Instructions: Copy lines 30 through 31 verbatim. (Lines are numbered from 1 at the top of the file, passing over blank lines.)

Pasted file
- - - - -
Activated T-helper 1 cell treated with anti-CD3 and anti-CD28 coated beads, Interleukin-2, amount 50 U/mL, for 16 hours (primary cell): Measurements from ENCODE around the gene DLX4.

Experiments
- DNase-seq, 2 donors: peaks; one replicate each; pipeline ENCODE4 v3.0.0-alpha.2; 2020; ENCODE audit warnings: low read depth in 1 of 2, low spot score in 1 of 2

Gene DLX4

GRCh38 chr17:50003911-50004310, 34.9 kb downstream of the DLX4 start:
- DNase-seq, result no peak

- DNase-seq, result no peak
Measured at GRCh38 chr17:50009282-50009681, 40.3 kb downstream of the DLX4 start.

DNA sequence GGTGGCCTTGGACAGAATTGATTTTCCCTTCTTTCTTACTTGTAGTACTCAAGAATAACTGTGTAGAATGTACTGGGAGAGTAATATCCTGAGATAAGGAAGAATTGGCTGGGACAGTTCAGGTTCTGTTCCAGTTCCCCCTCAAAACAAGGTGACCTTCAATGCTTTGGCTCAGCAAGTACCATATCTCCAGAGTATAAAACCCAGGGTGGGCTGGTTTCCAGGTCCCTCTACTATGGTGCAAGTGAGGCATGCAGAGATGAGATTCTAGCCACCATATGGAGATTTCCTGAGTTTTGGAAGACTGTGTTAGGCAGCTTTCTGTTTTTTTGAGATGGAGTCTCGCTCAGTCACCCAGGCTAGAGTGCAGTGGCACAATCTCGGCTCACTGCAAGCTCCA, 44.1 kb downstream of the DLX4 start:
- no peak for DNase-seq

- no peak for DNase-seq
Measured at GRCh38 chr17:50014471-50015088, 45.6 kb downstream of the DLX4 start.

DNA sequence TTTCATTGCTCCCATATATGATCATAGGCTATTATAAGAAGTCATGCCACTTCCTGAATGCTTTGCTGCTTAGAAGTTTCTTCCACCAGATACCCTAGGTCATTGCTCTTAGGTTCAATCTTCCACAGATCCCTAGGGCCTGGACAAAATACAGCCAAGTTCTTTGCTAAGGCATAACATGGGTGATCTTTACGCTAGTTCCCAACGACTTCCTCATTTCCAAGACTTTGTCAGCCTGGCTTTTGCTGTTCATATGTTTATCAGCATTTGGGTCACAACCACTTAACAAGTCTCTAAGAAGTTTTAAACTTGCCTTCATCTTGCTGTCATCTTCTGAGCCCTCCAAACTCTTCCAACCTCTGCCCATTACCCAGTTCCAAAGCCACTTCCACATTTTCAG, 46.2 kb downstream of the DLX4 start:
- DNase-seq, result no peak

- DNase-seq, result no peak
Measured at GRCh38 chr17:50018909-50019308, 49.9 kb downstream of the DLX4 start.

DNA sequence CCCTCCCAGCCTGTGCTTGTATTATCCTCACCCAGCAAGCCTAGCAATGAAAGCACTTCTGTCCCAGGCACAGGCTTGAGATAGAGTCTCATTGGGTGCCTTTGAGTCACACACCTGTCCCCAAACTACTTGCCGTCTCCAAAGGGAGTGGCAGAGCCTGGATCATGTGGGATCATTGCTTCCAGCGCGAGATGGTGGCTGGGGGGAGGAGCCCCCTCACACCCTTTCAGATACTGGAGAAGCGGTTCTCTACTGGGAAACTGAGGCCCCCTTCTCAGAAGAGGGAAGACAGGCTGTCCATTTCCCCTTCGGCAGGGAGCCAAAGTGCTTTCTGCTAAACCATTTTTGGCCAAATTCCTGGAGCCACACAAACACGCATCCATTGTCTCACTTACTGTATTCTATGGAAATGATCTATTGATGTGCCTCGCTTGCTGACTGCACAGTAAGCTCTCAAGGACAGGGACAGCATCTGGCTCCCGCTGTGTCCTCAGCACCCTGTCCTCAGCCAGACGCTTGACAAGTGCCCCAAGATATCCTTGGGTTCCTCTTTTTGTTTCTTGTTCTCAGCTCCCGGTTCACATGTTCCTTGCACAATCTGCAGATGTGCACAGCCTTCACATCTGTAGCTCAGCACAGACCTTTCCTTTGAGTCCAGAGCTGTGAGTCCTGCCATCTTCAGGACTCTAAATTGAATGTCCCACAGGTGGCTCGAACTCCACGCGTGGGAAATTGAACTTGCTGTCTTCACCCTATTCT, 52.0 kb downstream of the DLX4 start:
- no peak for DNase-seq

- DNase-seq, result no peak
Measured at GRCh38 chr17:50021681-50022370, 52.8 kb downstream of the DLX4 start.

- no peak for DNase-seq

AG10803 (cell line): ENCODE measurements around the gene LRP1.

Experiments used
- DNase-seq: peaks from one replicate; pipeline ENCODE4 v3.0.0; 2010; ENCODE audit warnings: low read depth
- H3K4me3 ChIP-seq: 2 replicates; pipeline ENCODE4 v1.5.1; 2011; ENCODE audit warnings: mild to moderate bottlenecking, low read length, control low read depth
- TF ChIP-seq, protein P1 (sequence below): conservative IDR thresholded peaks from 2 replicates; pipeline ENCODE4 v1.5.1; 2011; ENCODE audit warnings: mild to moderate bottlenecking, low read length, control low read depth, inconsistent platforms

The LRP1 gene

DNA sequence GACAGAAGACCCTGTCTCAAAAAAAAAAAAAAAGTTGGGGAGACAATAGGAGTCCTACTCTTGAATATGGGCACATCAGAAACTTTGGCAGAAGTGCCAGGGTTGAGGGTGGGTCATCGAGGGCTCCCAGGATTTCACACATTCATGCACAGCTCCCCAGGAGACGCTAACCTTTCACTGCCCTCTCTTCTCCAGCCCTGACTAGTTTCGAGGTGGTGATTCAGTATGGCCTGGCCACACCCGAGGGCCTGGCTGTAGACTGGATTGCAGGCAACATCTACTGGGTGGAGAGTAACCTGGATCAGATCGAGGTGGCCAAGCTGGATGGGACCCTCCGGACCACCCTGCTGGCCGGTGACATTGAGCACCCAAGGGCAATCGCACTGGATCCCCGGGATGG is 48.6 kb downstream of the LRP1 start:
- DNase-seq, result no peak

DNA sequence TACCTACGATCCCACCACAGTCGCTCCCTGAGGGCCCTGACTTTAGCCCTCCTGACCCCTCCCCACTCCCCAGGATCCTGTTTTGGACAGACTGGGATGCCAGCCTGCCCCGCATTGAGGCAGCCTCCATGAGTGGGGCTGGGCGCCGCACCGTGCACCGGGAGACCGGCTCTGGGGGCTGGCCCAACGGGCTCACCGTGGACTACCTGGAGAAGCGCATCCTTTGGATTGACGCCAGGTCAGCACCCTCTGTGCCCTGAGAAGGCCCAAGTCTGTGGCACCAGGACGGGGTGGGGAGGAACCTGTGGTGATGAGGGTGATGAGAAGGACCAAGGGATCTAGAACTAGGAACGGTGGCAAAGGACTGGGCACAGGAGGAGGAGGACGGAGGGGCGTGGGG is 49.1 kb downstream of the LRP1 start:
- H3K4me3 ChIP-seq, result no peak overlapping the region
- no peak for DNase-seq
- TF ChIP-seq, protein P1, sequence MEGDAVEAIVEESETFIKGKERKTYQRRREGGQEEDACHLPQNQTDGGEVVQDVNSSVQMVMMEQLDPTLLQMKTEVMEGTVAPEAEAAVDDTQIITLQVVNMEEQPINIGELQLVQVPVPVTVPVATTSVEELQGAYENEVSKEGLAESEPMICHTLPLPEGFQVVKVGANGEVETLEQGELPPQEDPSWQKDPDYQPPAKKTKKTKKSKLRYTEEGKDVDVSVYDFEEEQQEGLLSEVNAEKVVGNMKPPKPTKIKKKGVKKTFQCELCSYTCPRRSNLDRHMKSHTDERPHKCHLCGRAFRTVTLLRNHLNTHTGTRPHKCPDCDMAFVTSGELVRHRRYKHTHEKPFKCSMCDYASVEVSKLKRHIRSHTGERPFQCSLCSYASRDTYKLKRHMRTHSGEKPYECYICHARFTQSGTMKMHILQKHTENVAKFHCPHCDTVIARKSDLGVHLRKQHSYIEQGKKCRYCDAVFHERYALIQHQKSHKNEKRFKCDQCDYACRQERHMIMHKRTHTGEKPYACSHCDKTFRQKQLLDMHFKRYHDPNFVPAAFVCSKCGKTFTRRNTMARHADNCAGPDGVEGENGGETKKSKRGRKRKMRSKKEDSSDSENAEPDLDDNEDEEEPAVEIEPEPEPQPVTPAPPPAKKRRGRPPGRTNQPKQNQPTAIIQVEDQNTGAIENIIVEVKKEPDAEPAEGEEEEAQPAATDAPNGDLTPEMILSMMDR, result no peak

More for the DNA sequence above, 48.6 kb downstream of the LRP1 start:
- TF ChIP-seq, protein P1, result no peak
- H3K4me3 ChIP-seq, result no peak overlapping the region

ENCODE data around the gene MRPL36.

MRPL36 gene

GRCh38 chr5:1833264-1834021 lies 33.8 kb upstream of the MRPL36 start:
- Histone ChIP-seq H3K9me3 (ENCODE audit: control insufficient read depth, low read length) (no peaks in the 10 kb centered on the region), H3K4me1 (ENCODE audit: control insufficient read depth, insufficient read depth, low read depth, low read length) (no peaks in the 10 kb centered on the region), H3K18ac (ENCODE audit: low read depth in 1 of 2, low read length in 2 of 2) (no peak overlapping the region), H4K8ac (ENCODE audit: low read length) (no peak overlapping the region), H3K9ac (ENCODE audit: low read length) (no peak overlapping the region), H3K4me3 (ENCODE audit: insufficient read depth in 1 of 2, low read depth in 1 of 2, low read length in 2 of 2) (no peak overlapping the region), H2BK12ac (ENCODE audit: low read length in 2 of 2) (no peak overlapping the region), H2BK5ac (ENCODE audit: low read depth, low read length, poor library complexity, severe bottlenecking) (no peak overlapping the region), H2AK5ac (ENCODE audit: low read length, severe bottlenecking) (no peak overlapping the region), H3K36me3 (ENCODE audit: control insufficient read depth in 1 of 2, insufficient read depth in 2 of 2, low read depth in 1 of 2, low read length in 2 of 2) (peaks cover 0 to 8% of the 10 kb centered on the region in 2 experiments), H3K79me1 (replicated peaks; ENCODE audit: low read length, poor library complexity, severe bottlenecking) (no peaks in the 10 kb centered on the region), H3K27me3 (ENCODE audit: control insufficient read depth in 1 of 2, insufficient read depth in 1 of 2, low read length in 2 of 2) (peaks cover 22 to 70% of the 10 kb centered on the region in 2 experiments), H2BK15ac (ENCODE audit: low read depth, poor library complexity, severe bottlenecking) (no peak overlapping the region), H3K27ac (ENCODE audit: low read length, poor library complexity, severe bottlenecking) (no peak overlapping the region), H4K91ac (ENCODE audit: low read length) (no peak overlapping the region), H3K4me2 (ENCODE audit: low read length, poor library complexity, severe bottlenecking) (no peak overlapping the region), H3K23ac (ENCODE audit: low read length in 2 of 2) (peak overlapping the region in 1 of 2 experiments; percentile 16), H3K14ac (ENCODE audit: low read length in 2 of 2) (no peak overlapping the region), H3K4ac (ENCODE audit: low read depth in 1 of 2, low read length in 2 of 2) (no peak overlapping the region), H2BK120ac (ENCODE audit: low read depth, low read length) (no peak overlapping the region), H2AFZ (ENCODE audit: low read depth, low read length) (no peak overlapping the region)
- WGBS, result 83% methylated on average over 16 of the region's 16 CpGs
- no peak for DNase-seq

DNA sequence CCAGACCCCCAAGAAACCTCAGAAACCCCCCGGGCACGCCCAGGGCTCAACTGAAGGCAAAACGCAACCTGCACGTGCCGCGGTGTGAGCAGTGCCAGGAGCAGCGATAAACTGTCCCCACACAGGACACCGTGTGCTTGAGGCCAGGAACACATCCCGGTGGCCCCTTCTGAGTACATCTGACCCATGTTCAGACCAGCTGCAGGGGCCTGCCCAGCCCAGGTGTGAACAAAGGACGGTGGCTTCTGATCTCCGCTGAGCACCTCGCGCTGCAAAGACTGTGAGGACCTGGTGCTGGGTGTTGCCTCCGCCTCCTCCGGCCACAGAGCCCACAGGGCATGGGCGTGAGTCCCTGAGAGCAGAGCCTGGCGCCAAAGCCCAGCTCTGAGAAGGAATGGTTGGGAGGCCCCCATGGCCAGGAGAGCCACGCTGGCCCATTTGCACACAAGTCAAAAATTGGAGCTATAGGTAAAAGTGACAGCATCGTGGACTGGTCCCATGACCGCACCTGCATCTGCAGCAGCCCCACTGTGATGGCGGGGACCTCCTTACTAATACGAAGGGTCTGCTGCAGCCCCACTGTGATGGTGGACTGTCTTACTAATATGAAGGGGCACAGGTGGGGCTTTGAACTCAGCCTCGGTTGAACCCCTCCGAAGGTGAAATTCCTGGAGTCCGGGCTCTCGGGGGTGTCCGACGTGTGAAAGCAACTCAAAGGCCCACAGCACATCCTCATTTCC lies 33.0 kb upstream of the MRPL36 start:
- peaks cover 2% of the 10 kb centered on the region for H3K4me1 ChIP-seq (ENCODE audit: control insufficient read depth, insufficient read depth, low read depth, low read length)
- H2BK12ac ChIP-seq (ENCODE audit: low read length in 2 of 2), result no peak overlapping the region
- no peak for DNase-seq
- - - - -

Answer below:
DNA sequence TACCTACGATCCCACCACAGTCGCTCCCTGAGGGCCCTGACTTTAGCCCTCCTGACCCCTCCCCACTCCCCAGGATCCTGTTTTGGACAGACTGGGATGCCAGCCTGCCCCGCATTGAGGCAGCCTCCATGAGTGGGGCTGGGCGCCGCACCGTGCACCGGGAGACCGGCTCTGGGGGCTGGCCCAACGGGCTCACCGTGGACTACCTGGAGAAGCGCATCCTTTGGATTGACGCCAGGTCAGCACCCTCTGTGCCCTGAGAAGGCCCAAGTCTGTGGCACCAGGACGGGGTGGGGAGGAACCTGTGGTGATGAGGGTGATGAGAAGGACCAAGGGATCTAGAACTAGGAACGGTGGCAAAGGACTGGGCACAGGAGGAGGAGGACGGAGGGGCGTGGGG is 49.1 kb downstream of the LRP1 start:
- H3K4me3 ChIP-seq, result no peak overlapping the region